GREENFIELD – Mary Lou Trees is celebrating her 100th birthday this weekend, and her bright smile and sharp mind reflect a century of gratitude.

An artist, career woman and community volunteer, Trees is an inspiration to her five children and many grandchildren and great-grandchildren.

“I grew up in poverty — I never was rich, but I had a good life,” she said. “If you want something bad enough, you can get it.”

Trees was surrounded by her children in her Greenfield home last week, laughing at a life well lived and sharing memories of years ago.

That whistle that could be heard across 40 acres of their Hancock County farm whenever it was time to come in for dinner.

That time the oldest was learning how to drive through and mom just sat quietly in the car, bumps and all.

And oh, the art. Each child proudly held up sketches and paintings created by their mother. Gifts that now hang in their homes, and will be passed on through the generations.

“I enjoyed working, but I sure never got tired of having my kids around,” she said.

Trees was born Mary Lou Lamme on May 11, 1924 in “an old mill shack in Kentucky.” Her father was a sawyer and while she had two half siblings, they were much older so she basically grew up as an only child.

She moved to Indiana at the age of 2, living in the Edinburgh area shortly before moving north Indianapolis. A graduate of Manual High School, she was given a full-ride scholarship to Herron School of Art and Design. She attended for one year before her family had health and financial problems that she was advised to go back home to work.

She remembers operating an elevator for $10 a month before getting jobs in factories. Still, her art skills came in incredibly handy: throughout World War II, she drew pictures for catalogs for military departments to order parts.

She met her first husband, Robert, while working on weekends at the Heron library; he was stationed at Butler University in the U.S. Navy and they met at a dance.

 Mary Lou Trees will celebrate her 100th birthday on May 11, 2024. Thursday, May 2, 2024. Tom Russo | Daily Reporter

“Neither one of us danced; we just sat there and talked,” she said. “He later came by and we went and had a malt.”

They went on to have five children: Mary Jo, Andy, Debbie, Bill and Jim McConnell. She worked “piecemeal jobs” while also raising her children; they moved to a farm near Fortville around 1954.

By the time most of her kids were grown, she started work at the Indianapolis Star in 1968. She drew sketches of products for advertising, as well as designed the layout of ad pages. She did that for more than 20 years before retiring at age 66 in 1990.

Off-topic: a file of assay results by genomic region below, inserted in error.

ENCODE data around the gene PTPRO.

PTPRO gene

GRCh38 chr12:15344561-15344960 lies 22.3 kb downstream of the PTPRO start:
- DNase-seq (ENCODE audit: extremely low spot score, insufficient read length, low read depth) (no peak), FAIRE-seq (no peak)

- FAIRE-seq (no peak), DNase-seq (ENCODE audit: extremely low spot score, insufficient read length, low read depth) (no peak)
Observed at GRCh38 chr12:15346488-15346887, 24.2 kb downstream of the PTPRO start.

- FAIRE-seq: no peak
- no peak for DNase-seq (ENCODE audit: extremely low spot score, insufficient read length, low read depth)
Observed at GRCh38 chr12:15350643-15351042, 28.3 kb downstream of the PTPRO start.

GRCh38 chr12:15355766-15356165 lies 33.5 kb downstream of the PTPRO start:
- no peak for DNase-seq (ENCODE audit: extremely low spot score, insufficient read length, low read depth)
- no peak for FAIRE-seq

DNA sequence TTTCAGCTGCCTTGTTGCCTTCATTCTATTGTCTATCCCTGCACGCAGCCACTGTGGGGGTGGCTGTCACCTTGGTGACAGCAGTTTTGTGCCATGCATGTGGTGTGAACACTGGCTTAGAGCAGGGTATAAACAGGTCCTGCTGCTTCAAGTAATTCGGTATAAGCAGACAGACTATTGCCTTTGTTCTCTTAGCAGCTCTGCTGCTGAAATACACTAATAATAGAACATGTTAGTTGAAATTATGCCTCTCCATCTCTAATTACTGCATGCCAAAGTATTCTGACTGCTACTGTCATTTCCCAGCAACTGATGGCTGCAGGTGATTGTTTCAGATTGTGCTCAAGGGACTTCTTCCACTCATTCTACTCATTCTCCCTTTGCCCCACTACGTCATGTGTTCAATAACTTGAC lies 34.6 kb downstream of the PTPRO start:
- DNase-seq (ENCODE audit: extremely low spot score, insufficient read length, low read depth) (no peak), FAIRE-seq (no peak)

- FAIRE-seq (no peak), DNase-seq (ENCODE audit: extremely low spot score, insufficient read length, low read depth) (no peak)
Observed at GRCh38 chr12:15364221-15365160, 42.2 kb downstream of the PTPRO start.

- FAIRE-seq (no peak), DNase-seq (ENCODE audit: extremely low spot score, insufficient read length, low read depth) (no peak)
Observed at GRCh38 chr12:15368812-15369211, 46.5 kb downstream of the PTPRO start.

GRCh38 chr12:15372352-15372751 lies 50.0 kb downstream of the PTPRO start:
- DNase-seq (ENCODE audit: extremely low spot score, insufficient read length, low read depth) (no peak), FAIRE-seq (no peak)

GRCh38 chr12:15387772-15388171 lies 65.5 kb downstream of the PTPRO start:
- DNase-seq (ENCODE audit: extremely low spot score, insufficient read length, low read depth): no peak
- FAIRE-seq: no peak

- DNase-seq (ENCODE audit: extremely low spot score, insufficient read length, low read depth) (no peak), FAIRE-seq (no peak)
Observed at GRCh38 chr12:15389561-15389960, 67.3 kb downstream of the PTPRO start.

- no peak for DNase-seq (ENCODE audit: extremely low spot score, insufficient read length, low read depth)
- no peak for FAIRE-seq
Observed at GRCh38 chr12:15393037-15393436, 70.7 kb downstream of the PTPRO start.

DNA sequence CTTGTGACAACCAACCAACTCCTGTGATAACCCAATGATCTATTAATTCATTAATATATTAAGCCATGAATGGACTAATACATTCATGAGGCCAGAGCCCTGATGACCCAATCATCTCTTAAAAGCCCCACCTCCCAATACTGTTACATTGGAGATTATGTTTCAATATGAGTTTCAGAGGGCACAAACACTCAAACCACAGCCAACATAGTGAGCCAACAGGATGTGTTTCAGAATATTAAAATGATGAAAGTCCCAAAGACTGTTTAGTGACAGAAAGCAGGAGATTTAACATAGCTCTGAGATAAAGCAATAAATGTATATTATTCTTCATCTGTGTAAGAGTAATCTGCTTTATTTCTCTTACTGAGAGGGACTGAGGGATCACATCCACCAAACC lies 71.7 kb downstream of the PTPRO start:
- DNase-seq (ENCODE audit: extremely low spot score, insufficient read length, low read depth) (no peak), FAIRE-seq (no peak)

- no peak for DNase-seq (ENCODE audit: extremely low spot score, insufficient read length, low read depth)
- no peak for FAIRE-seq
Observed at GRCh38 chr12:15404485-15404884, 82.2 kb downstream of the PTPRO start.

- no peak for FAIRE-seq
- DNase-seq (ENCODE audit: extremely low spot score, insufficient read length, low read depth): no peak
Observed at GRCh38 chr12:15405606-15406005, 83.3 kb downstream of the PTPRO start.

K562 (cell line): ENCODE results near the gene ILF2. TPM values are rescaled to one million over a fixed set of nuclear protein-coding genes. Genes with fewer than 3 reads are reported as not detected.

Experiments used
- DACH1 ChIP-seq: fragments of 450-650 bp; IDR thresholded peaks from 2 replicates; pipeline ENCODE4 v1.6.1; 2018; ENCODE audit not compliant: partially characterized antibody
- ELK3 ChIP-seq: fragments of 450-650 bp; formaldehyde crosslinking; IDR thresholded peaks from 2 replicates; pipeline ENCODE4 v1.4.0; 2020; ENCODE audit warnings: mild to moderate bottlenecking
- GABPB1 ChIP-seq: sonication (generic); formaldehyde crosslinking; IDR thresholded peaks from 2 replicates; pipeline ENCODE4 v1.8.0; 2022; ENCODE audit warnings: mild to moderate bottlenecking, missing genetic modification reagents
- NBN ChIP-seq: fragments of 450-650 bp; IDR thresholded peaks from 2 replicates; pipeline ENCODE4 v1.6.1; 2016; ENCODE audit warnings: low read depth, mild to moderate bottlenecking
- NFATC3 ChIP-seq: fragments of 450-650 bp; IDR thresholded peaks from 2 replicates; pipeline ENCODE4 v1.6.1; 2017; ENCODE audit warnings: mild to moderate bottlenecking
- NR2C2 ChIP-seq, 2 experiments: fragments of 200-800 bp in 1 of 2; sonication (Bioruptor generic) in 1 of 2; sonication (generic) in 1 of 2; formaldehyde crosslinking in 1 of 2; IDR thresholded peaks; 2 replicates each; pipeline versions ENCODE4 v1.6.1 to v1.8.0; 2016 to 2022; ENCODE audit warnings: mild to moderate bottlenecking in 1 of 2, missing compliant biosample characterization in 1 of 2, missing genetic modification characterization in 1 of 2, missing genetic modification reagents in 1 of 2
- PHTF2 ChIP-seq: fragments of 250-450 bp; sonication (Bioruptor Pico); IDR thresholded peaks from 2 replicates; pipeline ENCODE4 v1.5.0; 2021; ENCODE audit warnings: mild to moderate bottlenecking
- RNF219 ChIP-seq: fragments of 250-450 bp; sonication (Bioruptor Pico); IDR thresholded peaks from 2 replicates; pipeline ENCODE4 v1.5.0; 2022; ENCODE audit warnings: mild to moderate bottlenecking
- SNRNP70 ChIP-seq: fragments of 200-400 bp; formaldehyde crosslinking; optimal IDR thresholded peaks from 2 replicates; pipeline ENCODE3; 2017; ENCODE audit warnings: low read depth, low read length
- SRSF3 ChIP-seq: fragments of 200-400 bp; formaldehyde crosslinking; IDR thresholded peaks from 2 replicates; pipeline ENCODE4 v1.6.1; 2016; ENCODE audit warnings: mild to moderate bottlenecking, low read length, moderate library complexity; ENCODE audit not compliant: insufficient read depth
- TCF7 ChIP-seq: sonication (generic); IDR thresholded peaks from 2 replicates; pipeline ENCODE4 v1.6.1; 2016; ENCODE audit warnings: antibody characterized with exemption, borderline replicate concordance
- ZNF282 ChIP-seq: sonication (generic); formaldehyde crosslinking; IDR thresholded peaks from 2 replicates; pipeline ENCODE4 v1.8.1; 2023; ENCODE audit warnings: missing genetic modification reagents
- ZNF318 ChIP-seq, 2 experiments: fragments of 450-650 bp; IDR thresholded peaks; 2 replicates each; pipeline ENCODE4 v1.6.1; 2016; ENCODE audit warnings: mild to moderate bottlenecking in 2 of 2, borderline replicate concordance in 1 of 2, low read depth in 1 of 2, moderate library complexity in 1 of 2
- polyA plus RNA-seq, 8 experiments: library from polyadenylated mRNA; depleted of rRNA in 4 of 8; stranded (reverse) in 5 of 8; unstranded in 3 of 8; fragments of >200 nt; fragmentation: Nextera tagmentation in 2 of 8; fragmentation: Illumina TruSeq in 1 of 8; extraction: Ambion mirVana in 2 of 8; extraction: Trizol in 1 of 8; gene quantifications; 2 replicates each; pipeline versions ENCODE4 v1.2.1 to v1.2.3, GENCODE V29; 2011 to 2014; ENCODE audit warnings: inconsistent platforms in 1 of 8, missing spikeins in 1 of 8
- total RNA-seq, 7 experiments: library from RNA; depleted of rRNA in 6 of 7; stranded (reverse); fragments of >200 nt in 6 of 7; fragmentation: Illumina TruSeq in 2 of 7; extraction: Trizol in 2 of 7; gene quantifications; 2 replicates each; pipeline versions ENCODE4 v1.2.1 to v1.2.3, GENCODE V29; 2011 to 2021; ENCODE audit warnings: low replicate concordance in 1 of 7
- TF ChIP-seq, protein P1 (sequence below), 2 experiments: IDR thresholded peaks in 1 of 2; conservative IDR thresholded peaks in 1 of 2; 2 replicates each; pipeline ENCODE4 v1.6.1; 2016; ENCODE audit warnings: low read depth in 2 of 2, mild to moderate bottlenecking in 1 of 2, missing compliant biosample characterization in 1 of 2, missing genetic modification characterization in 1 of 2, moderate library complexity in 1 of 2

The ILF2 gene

But she never stopped learning. Computers were just emerging in the advertising department when she left, so she decided to get a computer herself and learn how to work it in her retirement.

Her marriage to her first husband didn’t last, and she married two more times, outliving both. She has eight grandchildren, eight great-grand children and 18 great-great grandchildren. A party to celebrate her 100th birthday is this weekend—on the exact date of her birth.

Throughout retirement, trees went on to volunteer regularly at Faith Lutheran Church and even taught computers to preschoolers. Her art continued as she created brochures and pieces for her church.

In the greater Greenfield community, she designed the tribute garden to veterans located near Park Cemetery in Greenfield. She also helped start a community garden at Faith Lutheran Church, supplying fresh produce to the Hancock County Food Pantry and the Kenneth Butler Memorial Soup Kitchen.

Her children say they are grateful for being raised going to church and their mother instilled following the Golden Rule.

“I think the most important thing she taught me was, respect yourself and let other people respect you too,” said her oldest, Mary Jo McConnell.

Is she surprised she’s hitting 100 this weekend?

“I always said I was going to,” Trees claims. “No — I don’t think of being 100 years old. If it weren’t for my pain (in my legs) — other than that, I do pretty good.”

Her secret to longevity?

“Lots of vegetables. And I try to love people,” she said. “I think if you give love, you get love.”

 Mary Lou Trees will celebrate her 100th birthday on May 11, 2024. Thursday, May 2, 2024. Mary Lou Trees along with her children: Mary Jo McConnell, Jim McConnell, Deborah Pruitt, Bill McConnell and Andy McConnell. Thursday, May 2, 2024. Tom Russo | Daily Reporter